David Rickert

Bruegel’s “The Fall of Icarus”

icarus

I’ve always likes this painting. It’s a great supplement to the Icarus myth, and a great lesson in composition.

The title is The Fall of Icarus, which would make you think that Icarus would be the most prominent image in the composition. But he isn’t. In fact, you have to look around a little bit to find him. The most prominent figure in the painting is the farmer plowing, followed by the ship.

So what’s going on here? Icarus’s fatal flaw is said to be hubris, or excessive pride or self confidence. He was too cocky, so he flew too close to the sun, his wings melted, and he fell into the water and drowned. Game over.

But this painting teaches us a great lesson for when we get a little too big for a britches and think that we are more important than we actually are. Icarus is too self-centered for his own good, and probably believed that the sun revolved around him (in pre-Galilean days, not as far fetched as you might think.) But in reality, our lives matter very little to most people. The farmer never looks up, the ship probably never stops, and life goes on even though Icarus’s doesn’t. It’s a lesson that plenty of self-centered people need to learn – we probably wouldn’t think overly highly of ourselves if we realize how insignificant we are in the grand scheme of things. The Greeks new this, which is we they had their gods.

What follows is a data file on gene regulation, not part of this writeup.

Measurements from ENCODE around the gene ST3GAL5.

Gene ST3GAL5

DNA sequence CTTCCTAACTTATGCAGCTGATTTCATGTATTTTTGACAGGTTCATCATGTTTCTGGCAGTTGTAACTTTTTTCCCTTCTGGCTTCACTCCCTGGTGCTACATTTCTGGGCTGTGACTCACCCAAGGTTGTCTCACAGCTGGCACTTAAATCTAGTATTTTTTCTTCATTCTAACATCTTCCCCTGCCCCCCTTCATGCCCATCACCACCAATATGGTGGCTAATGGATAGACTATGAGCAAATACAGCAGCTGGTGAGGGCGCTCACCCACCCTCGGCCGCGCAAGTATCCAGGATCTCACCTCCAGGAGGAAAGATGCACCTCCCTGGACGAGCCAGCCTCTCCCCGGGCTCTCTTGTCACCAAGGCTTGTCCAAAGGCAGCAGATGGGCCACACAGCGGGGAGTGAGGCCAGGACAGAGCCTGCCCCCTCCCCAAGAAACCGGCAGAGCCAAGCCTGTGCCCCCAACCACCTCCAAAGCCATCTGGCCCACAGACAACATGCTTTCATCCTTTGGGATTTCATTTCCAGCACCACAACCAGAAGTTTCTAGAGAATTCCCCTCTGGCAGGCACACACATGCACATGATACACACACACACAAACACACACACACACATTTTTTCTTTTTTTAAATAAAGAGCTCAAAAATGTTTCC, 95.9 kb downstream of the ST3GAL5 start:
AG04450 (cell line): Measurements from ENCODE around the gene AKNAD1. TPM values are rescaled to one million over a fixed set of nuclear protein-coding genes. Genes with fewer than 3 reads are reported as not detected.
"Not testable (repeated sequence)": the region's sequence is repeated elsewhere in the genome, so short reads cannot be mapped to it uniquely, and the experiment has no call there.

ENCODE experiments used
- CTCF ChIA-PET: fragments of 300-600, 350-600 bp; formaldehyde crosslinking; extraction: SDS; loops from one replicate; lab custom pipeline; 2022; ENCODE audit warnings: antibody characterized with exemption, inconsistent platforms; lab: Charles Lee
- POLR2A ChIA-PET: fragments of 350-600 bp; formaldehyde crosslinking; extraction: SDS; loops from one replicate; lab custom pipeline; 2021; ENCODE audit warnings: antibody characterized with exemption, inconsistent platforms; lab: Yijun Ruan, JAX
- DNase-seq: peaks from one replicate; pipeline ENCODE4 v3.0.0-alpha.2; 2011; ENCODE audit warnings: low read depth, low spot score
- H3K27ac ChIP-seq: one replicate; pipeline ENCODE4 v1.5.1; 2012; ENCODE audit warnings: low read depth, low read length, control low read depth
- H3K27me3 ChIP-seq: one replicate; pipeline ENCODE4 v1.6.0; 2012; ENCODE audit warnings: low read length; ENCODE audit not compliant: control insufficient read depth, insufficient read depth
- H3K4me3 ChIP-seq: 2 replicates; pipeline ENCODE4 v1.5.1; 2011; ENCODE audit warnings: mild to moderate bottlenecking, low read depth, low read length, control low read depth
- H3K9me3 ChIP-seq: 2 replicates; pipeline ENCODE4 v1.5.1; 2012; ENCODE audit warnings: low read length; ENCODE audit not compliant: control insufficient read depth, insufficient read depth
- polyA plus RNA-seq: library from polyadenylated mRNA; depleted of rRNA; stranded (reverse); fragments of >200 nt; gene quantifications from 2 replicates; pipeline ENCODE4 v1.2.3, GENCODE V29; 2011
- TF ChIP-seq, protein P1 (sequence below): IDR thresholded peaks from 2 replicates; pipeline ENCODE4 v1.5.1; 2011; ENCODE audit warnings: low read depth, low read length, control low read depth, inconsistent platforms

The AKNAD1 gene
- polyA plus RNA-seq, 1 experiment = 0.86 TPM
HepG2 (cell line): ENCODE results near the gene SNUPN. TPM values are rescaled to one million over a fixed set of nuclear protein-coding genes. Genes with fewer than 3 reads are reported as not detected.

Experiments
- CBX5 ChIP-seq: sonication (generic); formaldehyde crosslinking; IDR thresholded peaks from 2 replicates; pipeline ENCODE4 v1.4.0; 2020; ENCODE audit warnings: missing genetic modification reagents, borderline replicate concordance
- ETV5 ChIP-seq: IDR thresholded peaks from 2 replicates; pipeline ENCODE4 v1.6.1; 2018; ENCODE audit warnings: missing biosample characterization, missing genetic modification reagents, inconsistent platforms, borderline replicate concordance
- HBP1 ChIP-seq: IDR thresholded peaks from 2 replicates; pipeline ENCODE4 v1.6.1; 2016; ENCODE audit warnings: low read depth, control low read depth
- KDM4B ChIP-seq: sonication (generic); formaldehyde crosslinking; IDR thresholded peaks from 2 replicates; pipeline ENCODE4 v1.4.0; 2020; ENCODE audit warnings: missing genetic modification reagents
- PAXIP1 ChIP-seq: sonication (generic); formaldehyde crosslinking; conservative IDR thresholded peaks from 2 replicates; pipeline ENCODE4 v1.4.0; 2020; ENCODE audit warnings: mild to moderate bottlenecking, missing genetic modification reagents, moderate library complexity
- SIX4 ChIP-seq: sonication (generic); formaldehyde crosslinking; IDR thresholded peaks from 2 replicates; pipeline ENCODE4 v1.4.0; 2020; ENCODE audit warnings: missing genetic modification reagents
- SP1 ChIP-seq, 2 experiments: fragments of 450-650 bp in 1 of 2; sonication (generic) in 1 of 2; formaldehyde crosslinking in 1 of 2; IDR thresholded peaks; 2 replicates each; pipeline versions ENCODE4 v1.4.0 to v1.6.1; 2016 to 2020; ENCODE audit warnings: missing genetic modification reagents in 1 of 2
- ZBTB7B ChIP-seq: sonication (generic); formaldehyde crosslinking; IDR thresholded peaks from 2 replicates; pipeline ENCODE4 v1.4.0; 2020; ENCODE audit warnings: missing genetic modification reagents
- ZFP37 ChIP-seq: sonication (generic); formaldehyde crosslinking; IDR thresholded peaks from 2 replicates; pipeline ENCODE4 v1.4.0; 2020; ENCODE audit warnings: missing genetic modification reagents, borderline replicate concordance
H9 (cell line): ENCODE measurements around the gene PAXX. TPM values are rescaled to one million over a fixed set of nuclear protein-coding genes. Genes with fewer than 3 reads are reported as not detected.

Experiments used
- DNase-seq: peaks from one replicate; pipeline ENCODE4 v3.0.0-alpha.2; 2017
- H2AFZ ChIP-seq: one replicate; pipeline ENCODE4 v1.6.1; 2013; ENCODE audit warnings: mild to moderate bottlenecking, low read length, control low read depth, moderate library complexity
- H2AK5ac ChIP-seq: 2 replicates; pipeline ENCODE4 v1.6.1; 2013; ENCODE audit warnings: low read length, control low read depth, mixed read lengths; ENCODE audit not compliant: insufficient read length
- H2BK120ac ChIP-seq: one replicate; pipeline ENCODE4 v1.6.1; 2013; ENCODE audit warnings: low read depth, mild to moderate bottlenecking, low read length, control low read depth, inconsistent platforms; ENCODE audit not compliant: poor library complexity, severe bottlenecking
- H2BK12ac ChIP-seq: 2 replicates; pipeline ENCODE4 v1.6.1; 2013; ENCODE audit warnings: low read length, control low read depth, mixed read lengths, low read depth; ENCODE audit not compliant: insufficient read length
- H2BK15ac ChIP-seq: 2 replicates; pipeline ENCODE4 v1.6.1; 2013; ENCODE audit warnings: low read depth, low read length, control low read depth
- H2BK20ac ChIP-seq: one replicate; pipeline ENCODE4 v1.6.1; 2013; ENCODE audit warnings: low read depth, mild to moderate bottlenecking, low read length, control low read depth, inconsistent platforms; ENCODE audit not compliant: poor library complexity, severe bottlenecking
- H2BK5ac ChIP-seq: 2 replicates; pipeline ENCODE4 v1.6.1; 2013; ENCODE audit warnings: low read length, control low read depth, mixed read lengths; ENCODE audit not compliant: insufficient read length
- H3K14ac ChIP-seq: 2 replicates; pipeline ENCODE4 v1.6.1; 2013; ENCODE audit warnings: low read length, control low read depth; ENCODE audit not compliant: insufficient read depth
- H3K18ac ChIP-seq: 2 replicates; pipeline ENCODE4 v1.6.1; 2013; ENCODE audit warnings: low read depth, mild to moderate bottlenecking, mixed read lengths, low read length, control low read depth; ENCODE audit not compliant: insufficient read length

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One comment on “Bruegel’s “The Fall of Icarus”

  1. Powder Butterfly
    April 30, 2015

    I produced an art installation inspired by this. Please take a look here https://corinnelewisart.wordpress.com/2014/11/24/icarus/

    Like

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This entry was posted on April 16, 2015 by in Greek myths, icarus and tagged , , .
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